FOOD producers and exporters are advised to
implement correct marketing strategies in order to capture a share of
the huge global halal trade estimated between $580 billion to $1.2
This recommendation was given by Senen Perlada, director of the
Department of Trade and Industry’s (DTI) Bureau of Export Trade
Promotion, to participants of the recently held two-day National Halal
Convention 2008 in Manila.
“The Halal business is becoming more lucrative but at the same time
more complex and challenging,” he said. “In the case of major markets
which are the US, EU, Japan, China and Asean, one strategy is to
increase penetration and expand product range.”
Aside from these markets, he also encouraged the local food industry to exploit market niches.
“The Middle East is not the only market for halal. The global
market is a potential market for exporters as consumers now are more
conscious of nutritious and healthy foods,” Perlada said, citing India,
China and South Africa as other important halal markets.
Halal is an Arabic word that means lawful, permitted, or
acceptable. The word can refer to food, things (such as cosmetics,
personal care products, and food contact materials), manners or actions
allowed by God for mankind and enjoined upon by believers of Islam
(Muslims). As such, halal has evolved to be a quality standard.
To effectively capture the halal markets, Perlada said there is a
need for the industry to understand the Muslim consumers’ religious
needs and behavior, food purchase and consumption pattern to develop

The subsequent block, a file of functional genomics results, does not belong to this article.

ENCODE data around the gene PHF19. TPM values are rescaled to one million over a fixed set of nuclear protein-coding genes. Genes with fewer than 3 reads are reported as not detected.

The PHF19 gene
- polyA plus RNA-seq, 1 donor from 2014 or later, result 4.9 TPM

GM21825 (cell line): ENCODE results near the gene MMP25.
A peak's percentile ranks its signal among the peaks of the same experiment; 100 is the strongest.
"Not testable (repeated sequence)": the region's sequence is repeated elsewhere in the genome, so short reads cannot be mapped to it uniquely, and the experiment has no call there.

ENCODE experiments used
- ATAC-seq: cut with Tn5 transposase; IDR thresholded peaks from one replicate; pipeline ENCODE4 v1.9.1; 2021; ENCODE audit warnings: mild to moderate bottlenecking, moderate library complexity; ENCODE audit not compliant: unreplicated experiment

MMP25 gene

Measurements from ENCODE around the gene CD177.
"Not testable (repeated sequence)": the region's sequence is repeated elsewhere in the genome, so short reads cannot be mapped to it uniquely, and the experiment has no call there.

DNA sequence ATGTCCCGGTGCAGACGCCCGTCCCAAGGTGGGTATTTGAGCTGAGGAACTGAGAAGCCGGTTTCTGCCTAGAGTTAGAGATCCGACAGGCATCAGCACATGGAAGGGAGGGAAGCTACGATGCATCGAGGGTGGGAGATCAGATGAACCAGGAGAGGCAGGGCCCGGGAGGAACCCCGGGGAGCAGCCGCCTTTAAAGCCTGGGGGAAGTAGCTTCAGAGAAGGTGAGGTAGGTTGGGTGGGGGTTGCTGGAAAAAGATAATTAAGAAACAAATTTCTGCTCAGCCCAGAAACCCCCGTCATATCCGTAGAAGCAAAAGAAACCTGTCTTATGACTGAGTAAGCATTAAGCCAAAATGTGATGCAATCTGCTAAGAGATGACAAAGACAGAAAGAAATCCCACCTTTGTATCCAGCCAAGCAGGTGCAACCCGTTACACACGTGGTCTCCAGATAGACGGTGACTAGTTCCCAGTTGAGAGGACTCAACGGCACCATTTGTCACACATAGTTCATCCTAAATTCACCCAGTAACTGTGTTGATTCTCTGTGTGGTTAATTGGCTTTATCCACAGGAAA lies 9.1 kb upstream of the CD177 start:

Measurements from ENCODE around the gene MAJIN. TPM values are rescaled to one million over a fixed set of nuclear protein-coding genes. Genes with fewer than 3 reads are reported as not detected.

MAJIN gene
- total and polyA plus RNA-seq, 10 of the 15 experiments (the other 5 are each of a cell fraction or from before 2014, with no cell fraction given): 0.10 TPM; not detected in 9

and widen their halal market and product acceptability.
The Muslim consumers worldwide are estimated at 1.5 to 1.8 billion spread in over 100 countries.
“However, although the halal market is the largest market in the
world, Muslims still have a lot of difficulties in choosing halal
products for simple reason that they do not know whether what they are
consuming is halal or not. This indicates therefore the low supply of
halal products,” Perlada said.
He said marketing people must determine the peak consumption period
when they must prepare to be able to take full advantage of the market.
Perlada also cited the need to create awareness of Philippine halal products.
“Roughly 400 halal products from about local companies are already
available. We have to communicate this to our market,” he said.
Perlada added the government should implement the advocacy program
for the recently crafted Philippine National Standard for Halal to
promote the credibility of locally manufactured halal food and non-food
products in Islamic and overseas markets. (Press release)